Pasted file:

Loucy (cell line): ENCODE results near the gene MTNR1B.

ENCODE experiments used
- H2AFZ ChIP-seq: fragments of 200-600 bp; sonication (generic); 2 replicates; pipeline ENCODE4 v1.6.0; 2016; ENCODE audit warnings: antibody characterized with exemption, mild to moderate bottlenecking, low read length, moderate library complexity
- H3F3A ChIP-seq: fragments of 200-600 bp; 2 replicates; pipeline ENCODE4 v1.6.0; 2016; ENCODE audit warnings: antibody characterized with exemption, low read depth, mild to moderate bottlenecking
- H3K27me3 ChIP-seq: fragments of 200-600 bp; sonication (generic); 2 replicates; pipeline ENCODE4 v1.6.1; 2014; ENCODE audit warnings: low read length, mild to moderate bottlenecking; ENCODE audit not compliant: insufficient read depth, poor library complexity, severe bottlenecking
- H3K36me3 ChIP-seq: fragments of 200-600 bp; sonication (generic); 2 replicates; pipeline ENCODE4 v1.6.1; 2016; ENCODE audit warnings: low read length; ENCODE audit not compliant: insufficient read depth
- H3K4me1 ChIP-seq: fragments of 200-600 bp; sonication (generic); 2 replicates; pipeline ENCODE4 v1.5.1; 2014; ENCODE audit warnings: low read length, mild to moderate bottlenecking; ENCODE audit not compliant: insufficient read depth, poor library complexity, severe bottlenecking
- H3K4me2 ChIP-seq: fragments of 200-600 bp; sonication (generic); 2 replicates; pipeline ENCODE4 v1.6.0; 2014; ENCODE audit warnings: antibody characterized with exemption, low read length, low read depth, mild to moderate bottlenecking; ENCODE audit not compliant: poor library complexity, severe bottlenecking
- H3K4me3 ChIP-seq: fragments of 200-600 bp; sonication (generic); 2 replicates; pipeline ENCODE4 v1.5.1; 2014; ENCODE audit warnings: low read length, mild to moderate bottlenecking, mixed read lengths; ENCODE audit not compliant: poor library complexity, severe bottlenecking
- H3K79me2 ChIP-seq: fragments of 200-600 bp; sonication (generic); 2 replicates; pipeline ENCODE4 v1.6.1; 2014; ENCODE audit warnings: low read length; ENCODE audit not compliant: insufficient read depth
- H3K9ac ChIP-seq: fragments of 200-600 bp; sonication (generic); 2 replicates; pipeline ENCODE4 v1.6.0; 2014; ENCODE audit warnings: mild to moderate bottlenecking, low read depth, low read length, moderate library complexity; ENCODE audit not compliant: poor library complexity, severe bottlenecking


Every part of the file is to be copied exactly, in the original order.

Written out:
Loucy (cell line): ENCODE results near the gene MTNR1B.

ENCODE experiments used
- H2AFZ ChIP-seq: fragments of 200-600 bp; sonication (generic); 2 replicates; pipeline ENCODE4 v1.6.0; 2016; ENCODE audit warnings: antibody characterized with exemption, mild to moderate bottlenecking, low read length, moderate library complexity
- H3F3A ChIP-seq: fragments of 200-600 bp; 2 replicates; pipeline ENCODE4 v1.6.0; 2016; ENCODE audit warnings: antibody characterized with exemption, low read depth, mild to moderate bottlenecking
- H3K27me3 ChIP-seq: fragments of 200-600 bp; sonication (generic); 2 replicates; pipeline ENCODE4 v1.6.1; 2014; ENCODE audit warnings: low read length, mild to moderate bottlenecking; ENCODE audit not compliant: insufficient read depth, poor library complexity, severe bottlenecking
- H3K36me3 ChIP-seq: fragments of 200-600 bp; sonication (generic); 2 replicates; pipeline ENCODE4 v1.6.1; 2016; ENCODE audit warnings: low read length; ENCODE audit not compliant: insufficient read depth
- H3K4me1 ChIP-seq: fragments of 200-600 bp; sonication (generic); 2 replicates; pipeline ENCODE4 v1.5.1; 2014; ENCODE audit warnings: low read length, mild to moderate bottlenecking; ENCODE audit not compliant: insufficient read depth, poor library complexity, severe bottlenecking
- H3K4me2 ChIP-seq: fragments of 200-600 bp; sonication (generic); 2 replicates; pipeline ENCODE4 v1.6.0; 2014; ENCODE audit warnings: antibody characterized with exemption, low read length, low read depth, mild to moderate bottlenecking; ENCODE audit not compliant: poor library complexity, severe bottlenecking
- H3K4me3 ChIP-seq: fragments of 200-600 bp; sonication (generic); 2 replicates; pipeline ENCODE4 v1.5.1; 2014; ENCODE audit warnings: low read length, mild to moderate bottlenecking, mixed read lengths; ENCODE audit not compliant: poor library complexity, severe bottlenecking
- H3K79me2 ChIP-seq: fragments of 200-600 bp; sonication (generic); 2 replicates; pipeline ENCODE4 v1.6.1; 2014; ENCODE audit warnings: low read length; ENCODE audit not compliant: insufficient read depth
- H3K9ac ChIP-seq: fragments of 200-600 bp; sonication (generic); 2 replicates; pipeline ENCODE4 v1.6.0; 2014; ENCODE audit warnings: mild to moderate bottlenecking, low read depth, low read length, moderate library complexity; ENCODE audit not compliant: poor library complexity, severe bottlenecking